Panel of Experts

Karl Schellscheidt

SAT Prep Expert

  • BSE, Princeton University '90
  • M.A., Secondary Education Seton Hall University '93
  • J.D., University of Pennsylvania Law School '00

Fred Hargadon

Dean of Admission

  • Swarthmore College
    (1964-1969)
  • Stanford University
    (1969-1984)
  • Princeton University
    (1988-2003)

Don Betterton

Financial Aid Expert

  • Director of Financial Aid, Princeton University (1973-2006)
  • Certified College Planner
  • Principal, Betterton College Planning

Seamus Malin

Admission Expert

  • Harvard University
    Dir. of Financial Aid
    (1966-1977)
    Asst. Dean of Admission
    (1977-1987)
    International Office Director
    (1987-2002)

SAT Prep Advice for Juniors

Karl Schellscheidt

eprep test prep videoIf you’re not completely happy with your PSAT scores, don’t panic . . . but don’t procrastinate either. There are simple things you can start doing right now that will get you ready to crush the SAT on March 1st. Here’s my advice on how to prepare effectively:

First: Start building your vocabulary.

Sign up for ePrep Express; it’s free and there are no strings attached. Once you have signed up, start using the trial version of WordSmith, ePrep’s interactive vocabulary builder. Spending just a few minutes per day on WordSmith will help you develop what the College Board calls “a large and varied working vocabulary.”

WordSmith has three levels/categories of SAT words:

(1) Words you should know for success in high school;
(2) Words you should know for success in college and life beyond;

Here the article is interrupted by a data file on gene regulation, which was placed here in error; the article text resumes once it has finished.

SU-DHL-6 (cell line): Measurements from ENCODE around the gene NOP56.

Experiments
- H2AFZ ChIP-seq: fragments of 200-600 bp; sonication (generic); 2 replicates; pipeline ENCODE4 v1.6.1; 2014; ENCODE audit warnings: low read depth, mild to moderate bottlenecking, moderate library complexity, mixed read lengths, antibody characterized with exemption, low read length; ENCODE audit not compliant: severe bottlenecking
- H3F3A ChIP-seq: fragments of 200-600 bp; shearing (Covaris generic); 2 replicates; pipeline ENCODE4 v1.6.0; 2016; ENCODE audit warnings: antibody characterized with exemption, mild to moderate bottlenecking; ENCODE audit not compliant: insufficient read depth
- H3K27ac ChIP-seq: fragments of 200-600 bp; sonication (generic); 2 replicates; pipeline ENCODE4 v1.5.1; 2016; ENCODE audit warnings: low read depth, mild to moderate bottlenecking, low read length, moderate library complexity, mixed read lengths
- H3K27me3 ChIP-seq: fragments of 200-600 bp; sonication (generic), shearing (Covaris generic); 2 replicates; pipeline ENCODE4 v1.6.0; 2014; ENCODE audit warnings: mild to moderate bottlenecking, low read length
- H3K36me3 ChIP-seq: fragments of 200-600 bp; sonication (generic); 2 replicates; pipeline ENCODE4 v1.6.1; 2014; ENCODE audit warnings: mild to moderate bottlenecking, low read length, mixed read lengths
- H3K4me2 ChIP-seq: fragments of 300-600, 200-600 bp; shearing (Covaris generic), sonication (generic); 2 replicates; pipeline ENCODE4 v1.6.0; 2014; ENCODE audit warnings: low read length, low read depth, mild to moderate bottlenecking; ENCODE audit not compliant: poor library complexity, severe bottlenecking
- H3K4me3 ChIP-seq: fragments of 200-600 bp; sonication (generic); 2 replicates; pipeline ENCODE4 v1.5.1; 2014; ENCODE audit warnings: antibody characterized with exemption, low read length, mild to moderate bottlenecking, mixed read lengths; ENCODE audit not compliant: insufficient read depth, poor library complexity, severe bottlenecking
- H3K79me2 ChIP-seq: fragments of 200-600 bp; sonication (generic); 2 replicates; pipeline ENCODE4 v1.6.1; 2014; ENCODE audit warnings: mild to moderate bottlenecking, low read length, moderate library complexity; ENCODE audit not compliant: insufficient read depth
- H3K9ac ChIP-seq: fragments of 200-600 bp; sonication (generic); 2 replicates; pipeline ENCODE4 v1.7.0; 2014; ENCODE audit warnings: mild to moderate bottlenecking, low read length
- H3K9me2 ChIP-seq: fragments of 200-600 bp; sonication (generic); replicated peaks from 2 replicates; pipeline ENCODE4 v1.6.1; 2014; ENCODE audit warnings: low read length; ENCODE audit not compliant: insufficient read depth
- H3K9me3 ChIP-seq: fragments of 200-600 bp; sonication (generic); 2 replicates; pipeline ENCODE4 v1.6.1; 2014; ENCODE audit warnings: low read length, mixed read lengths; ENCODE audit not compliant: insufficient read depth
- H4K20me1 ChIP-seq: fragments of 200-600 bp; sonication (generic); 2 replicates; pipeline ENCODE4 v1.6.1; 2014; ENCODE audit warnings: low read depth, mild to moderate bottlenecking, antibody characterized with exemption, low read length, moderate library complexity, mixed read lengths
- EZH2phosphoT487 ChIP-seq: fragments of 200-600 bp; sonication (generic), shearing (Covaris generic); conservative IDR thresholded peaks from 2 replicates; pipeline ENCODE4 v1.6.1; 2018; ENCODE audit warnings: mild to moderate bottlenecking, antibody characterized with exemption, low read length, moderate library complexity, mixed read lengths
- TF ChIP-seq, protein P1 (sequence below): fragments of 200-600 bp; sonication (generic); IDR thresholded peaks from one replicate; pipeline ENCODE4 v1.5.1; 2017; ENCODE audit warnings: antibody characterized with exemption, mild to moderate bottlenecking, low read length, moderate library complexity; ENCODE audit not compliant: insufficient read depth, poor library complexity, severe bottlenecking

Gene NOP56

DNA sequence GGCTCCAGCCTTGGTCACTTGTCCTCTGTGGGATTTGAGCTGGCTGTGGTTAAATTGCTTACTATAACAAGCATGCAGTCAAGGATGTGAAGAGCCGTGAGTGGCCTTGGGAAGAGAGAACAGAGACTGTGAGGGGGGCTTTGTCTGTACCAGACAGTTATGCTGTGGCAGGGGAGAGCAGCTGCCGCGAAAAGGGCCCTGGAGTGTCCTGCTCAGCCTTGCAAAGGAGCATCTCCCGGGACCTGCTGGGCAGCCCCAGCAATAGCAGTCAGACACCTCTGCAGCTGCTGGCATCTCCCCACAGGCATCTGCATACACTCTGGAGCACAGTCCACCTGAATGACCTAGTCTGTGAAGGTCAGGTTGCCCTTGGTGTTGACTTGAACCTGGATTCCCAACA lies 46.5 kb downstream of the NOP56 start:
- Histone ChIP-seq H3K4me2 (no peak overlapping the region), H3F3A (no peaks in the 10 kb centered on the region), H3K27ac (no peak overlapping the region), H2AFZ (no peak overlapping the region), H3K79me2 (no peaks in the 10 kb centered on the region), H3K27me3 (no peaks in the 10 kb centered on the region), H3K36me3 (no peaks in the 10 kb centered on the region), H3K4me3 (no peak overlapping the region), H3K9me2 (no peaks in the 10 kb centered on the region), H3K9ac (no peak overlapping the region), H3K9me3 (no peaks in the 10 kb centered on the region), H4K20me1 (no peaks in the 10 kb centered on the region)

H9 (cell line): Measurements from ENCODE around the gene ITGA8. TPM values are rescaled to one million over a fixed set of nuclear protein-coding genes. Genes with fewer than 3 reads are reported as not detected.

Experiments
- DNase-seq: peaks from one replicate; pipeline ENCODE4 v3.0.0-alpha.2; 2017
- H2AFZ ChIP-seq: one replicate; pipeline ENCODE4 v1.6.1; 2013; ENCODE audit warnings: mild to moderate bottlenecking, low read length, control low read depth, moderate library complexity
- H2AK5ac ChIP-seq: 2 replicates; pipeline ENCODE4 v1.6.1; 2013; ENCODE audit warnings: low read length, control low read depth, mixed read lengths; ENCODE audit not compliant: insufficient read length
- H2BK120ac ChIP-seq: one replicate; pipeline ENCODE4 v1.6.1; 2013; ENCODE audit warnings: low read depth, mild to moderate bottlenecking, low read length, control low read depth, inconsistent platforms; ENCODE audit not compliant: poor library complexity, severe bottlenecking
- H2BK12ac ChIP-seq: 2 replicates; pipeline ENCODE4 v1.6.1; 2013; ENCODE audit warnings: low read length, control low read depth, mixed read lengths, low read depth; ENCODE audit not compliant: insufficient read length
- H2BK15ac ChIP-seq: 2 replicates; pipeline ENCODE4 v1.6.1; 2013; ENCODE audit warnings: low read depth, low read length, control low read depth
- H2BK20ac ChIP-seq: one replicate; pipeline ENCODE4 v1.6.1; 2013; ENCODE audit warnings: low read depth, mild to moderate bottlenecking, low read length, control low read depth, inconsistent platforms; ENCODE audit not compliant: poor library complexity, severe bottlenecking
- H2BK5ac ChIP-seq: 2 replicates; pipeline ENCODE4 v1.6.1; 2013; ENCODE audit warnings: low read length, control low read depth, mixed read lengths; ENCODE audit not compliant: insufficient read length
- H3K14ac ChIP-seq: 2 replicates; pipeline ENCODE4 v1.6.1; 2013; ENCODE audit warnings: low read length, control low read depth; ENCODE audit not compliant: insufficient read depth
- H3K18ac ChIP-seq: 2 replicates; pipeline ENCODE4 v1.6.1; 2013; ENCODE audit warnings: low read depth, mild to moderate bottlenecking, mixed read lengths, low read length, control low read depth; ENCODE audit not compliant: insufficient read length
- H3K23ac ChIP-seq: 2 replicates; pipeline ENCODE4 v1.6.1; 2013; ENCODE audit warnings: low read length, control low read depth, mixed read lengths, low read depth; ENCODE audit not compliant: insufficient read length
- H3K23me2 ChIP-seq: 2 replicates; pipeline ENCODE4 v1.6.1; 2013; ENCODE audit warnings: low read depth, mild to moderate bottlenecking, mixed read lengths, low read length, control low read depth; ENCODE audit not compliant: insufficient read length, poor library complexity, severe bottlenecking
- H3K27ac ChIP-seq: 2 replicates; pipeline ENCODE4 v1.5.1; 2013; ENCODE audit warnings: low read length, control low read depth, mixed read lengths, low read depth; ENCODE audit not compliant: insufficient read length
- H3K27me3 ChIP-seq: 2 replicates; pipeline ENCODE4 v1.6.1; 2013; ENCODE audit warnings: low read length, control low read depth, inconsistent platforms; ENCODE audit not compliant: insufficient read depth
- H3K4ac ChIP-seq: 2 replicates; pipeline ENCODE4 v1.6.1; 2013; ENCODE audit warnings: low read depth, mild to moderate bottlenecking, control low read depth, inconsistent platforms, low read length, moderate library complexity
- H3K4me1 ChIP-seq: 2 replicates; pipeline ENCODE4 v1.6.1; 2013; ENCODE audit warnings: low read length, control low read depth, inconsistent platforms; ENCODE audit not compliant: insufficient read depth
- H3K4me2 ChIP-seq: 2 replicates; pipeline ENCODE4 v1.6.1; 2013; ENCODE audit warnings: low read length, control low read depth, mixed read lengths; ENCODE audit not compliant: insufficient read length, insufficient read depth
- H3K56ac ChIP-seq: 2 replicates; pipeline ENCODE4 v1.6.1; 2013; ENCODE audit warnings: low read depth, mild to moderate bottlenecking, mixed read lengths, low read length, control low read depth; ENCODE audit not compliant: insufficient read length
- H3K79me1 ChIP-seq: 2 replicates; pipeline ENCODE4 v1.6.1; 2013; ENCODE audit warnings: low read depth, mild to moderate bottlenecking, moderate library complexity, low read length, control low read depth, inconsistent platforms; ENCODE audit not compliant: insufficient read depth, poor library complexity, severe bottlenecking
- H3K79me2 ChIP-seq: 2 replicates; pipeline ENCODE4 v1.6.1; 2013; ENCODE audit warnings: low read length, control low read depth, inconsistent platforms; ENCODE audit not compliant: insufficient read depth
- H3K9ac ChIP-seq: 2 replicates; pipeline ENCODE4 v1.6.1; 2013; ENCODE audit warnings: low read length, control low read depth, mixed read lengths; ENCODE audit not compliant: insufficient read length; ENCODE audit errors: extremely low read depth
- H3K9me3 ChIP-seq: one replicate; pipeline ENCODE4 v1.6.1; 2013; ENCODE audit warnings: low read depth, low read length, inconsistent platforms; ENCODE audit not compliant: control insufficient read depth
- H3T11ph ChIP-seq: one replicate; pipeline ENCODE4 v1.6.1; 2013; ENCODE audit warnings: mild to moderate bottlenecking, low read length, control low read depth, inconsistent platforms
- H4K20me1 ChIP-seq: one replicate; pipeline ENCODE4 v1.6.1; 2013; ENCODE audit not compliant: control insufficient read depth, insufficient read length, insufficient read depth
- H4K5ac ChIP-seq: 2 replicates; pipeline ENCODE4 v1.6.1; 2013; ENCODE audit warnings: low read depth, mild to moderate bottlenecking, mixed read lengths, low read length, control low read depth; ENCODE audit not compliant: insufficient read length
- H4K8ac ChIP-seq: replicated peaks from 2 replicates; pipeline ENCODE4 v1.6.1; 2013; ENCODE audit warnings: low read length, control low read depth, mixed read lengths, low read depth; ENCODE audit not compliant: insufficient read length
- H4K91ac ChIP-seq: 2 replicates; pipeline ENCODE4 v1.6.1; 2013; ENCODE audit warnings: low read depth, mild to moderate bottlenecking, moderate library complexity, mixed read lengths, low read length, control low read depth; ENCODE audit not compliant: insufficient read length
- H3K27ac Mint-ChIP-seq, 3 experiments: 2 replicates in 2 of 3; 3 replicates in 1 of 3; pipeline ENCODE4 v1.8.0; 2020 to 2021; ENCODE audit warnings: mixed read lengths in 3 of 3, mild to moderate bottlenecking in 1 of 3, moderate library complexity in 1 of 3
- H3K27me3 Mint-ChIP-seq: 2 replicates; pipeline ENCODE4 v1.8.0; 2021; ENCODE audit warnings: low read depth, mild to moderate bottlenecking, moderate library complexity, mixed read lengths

(3) Words you are more likely to read than to hear in life; and
(4) Words you can safely forget after taking the SAT.

You should start with Level 1, working your way up through the levels as appropriate. WordSmith is equipped with easy-to-use Sort, Review, and Test features that promote word “ownership.” Each time you logout of WordSmith, all of your “sorting” efforts will be automatically saved.

Vocabulary is critical, especially for tackling the sentence-completion questions that appear at the beginning of each Critical Reading section. Strategies, on the other hand, are useful . . . but not critical; they can only get you so far. If you have a large and varied working vocabulary, you will not only find the sentence completion questions easy, you will comprehend more of what you read. This is obviously important for successful completion of the passage-based questions. Because vocabulary building is best accomplished incrementally over time, it is important to get started early (i.e., now).

Second: Begin taking practice tests.

After about four weeks of using WordSmith on a daily basis (from the beginning of December to the beginning of January), you will be ready to layer in practice tests. (I say “layer in” because you should continue using WordSmith on a daily basis until the test in March. Remember, you only need to use WordSmith for a few minutes per day.) You can begin the practice phase of preparation by selecting Math, Critical Reading, or Writing; it doesn’t really matter which one you pick first. After you’ve made your choice, login to ePrep Express and print out the appropriate test and the appropriate answer sheet(s). (Each test has three sections–Section 1, Section 2, and Section 3. All Sections 1 and 2 are 25 minutes long. Section 3 in Math and Critical Reading is 20 minutes long, while Section 3 in Writing is only 10 minutes long.)

Take Section 1 in the chosen subject area under simulated conditions (i.e., at a desk or table; using a No. 2 pencil; in the appropriate amount of time; etc.). When time expires, logon to ePrep Express to have your practice section graded electronically. Once it is graded and you have noted your score, watch instructional videos for: